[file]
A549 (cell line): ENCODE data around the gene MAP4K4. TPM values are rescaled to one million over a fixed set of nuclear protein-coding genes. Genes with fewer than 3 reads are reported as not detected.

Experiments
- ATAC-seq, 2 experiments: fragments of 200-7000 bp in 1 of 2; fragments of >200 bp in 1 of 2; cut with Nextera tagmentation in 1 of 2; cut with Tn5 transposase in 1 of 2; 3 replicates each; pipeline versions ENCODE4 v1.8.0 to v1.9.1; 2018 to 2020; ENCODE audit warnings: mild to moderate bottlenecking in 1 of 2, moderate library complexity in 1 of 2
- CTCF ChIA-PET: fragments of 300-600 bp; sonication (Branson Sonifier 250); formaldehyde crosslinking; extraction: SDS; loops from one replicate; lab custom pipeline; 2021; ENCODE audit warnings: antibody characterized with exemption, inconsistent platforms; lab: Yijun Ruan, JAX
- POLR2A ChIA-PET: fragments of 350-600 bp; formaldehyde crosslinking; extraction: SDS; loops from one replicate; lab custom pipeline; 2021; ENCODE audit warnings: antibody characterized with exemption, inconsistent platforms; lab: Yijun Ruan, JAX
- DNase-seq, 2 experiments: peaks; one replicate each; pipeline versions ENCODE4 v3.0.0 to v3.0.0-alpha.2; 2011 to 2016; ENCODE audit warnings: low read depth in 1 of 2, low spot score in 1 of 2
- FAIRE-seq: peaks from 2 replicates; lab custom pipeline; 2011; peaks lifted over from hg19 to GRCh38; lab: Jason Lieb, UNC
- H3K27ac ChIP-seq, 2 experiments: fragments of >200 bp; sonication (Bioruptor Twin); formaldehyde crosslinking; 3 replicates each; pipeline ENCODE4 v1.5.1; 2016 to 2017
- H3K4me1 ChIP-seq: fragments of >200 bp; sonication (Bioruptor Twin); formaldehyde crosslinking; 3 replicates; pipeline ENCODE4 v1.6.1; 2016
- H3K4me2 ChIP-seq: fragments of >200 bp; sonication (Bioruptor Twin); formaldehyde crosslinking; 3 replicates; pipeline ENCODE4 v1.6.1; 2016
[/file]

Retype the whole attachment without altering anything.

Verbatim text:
A549 (cell line): ENCODE data around the gene MAP4K4. TPM values are rescaled to one million over a fixed set of nuclear protein-coding genes. Genes with fewer than 3 reads are reported as not detected.

Experiments
- ATAC-seq, 2 experiments: fragments of 200-7000 bp in 1 of 2; fragments of >200 bp in 1 of 2; cut with Nextera tagmentation in 1 of 2; cut with Tn5 transposase in 1 of 2; 3 replicates each; pipeline versions ENCODE4 v1.8.0 to v1.9.1; 2018 to 2020; ENCODE audit warnings: mild to moderate bottlenecking in 1 of 2, moderate library complexity in 1 of 2
- CTCF ChIA-PET: fragments of 300-600 bp; sonication (Branson Sonifier 250); formaldehyde crosslinking; extraction: SDS; loops from one replicate; lab custom pipeline; 2021; ENCODE audit warnings: antibody characterized with exemption, inconsistent platforms; lab: Yijun Ruan, JAX
- POLR2A ChIA-PET: fragments of 350-600 bp; formaldehyde crosslinking; extraction: SDS; loops from one replicate; lab custom pipeline; 2021; ENCODE audit warnings: antibody characterized with exemption, inconsistent platforms; lab: Yijun Ruan, JAX
- DNase-seq, 2 experiments: peaks; one replicate each; pipeline versions ENCODE4 v3.0.0 to v3.0.0-alpha.2; 2011 to 2016; ENCODE audit warnings: low read depth in 1 of 2, low spot score in 1 of 2
- FAIRE-seq: peaks from 2 replicates; lab custom pipeline; 2011; peaks lifted over from hg19 to GRCh38; lab: Jason Lieb, UNC
- H3K27ac ChIP-seq, 2 experiments: fragments of >200 bp; sonication (Bioruptor Twin); formaldehyde crosslinking; 3 replicates each; pipeline ENCODE4 v1.5.1; 2016 to 2017
- H3K4me1 ChIP-seq: fragments of >200 bp; sonication (Bioruptor Twin); formaldehyde crosslinking; 3 replicates; pipeline ENCODE4 v1.6.1; 2016
- H3K4me2 ChIP-seq: fragments of >200 bp; sonication (Bioruptor Twin); formaldehyde crosslinking; 3 replicates; pipeline ENCODE4 v1.6.1; 2016